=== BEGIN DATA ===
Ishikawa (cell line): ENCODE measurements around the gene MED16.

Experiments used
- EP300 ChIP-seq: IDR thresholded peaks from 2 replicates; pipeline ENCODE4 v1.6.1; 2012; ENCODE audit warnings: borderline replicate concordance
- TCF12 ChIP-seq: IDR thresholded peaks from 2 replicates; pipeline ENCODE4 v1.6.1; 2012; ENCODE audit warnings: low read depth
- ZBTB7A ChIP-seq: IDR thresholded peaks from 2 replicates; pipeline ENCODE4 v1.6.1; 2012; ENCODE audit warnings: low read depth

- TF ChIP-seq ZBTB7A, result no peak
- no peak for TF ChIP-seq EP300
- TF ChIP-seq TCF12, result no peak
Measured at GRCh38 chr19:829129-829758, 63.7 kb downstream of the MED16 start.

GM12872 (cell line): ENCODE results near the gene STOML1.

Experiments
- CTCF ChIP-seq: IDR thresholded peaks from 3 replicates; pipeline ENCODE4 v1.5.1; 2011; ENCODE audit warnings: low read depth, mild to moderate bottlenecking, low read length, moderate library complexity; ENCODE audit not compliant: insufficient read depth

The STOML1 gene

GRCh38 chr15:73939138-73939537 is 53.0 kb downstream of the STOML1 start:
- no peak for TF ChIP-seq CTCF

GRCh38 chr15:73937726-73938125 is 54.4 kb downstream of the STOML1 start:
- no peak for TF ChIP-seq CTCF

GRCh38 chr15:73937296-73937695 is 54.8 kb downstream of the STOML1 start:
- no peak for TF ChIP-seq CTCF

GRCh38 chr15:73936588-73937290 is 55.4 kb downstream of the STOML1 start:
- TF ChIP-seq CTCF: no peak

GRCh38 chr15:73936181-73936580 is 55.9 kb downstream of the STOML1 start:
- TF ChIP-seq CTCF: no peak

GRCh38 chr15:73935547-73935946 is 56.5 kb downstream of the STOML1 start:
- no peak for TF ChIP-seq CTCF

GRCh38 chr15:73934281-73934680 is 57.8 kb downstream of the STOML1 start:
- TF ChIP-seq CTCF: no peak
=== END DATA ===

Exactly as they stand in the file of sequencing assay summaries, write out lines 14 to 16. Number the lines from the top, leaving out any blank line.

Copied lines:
GRCh38 chr15:73939138-73939537 is 53.0 kb downstream of the STOML1 start:
- no peak for TF ChIP-seq CTCF

GRCh38 chr15:73937726-73938125 is 54.4 kb downstream of the STOML1 start: